Religious freedom, due process violations charged by cult
SAN DIEGO – A lawsuit charging violations of constitutional protections of religious freedom and due process has been filed against the Escondido City Council and several city employees by Morningland.
The religious cult, with temples in Escondido and Long Beach, has charged that the council acted improperly in directing an investigation of Morningland in answer to citizen complaints at an April 5 council session – especially without seeking response from Morningland.
The suit seeks an injunction against the continuance of alleged public and private unconstitutional action against Morningland, plus damages.
Edward L. Masry and Andrew M. Zanger, Los Angeles attorneys representing Morningland also have included three police officials, three fire officials, a building official and a planning official in the suit. A private citizens’ group also is named.
Masry said at a San Diego news conference this morning that Morningland would “unequivocally withdraw the litigation if the Escondido City Council affords Morningland the opportunity to be heard from and rectifies its former resolution.”
The damages sought are any amount more than $10,000, the minimum amount that would qualify the case under federal jurisdiction.
Police, fire, and other Escondido city officials – including Police Chief Jim Connole and Fire Chief Louis Whyte – are charged with unjustifiably harassing Morningland through inspections and code enforcement procedures.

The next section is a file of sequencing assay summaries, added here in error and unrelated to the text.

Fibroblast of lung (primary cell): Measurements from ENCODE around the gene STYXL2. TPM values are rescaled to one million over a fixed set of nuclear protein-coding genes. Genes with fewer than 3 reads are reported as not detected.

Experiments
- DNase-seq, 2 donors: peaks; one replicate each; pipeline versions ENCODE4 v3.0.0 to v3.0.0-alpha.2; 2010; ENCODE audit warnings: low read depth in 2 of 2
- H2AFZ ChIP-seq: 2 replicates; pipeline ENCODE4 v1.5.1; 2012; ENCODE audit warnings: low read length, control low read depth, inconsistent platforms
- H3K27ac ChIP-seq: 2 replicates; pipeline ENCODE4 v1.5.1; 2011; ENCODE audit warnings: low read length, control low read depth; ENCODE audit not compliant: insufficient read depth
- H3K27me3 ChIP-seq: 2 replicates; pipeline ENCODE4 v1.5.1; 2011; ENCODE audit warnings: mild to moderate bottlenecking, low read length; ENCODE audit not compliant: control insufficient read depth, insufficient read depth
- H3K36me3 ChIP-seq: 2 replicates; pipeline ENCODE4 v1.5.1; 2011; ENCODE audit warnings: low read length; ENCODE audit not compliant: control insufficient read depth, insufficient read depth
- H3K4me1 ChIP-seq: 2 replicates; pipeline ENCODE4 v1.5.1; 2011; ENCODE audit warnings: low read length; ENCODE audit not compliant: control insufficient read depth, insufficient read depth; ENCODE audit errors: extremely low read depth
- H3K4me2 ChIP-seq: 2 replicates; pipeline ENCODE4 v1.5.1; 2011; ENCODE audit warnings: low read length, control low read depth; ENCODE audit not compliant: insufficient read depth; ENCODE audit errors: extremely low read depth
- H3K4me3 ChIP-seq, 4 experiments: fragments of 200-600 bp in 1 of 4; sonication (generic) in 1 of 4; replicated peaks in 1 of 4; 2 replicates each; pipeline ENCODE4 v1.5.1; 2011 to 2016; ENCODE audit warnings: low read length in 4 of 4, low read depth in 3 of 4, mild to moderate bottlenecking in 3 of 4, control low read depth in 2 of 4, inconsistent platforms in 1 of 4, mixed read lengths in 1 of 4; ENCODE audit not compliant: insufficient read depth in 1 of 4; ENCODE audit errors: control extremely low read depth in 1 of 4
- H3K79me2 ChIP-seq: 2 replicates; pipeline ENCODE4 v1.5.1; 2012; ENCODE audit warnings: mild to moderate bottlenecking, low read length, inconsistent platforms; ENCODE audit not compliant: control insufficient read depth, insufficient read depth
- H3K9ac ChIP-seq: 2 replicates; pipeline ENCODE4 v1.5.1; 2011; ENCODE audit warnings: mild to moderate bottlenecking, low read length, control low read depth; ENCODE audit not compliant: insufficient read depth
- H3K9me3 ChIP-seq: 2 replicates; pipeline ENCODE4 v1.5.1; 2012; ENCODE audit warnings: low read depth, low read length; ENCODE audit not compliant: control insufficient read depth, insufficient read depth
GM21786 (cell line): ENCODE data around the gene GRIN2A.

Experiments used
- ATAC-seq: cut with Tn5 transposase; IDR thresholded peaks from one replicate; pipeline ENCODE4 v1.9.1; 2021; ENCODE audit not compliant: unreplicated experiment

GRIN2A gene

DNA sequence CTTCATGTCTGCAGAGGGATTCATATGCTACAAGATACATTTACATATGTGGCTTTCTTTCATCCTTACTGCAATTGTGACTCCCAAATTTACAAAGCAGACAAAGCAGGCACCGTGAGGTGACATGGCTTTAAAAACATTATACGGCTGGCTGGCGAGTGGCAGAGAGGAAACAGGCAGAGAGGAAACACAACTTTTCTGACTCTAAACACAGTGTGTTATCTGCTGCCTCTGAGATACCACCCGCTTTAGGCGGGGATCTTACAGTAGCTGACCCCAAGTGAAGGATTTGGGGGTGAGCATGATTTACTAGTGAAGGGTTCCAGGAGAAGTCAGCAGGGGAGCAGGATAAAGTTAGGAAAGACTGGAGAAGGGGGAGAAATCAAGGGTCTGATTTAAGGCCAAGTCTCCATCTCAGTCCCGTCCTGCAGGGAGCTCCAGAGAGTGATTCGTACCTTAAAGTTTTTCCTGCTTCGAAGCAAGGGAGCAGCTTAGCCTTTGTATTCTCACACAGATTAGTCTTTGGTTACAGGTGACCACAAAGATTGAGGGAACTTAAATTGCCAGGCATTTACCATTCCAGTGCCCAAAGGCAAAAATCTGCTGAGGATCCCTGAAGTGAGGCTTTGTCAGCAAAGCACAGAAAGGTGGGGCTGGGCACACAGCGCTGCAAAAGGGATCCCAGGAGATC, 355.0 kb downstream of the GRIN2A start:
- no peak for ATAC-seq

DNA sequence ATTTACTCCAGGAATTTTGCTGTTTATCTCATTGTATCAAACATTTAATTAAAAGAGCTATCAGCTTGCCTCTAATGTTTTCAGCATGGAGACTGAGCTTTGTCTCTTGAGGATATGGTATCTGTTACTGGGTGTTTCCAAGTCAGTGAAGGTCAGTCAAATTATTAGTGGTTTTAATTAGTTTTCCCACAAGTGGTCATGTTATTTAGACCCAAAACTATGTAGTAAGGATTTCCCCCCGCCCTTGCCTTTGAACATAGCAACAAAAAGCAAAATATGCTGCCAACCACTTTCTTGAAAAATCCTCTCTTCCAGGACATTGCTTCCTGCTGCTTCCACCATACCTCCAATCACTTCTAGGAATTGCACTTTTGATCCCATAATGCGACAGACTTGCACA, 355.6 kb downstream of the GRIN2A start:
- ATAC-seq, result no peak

The private group of citizens named composed part of the crowd that complained to the council earlier this month.
Sri Patricia, wife of Donato, who, Morningland claimed, was the reincarnation of Jesus, is the leader of the metaphysical-religious cult. She said that this resort to the judicial system is unusual for Morningland, which is committed to “oneness, truth and harmony.”
She said [hard to decipher from text] the action is intended to draw out the truth under oath.
Councilman Jerry Harmon of Escondido, who attended the news conference, said that the calling of the media for public presentation of the suit without previous contact with the city about Morningland’s concerns seems to indicate the group’s desire for publicity.
He said he hopes the council will wait until the investigation is completed to determine if there might be any substance to charges made that Morningland uses mind control and manipulation to disrupt the lives of some disciples.
Other charges against Morningland on the public record include claiming medical cures without proper credentials and counseling without credentials.
City Manager Ken Lounsbery of Escondido said Wednesday night that he will advise all departments to “continue business as usual,” including all except “unwarranted investigations.”
He said such civil rights suits are common tools as signals for public agencies to “back off.”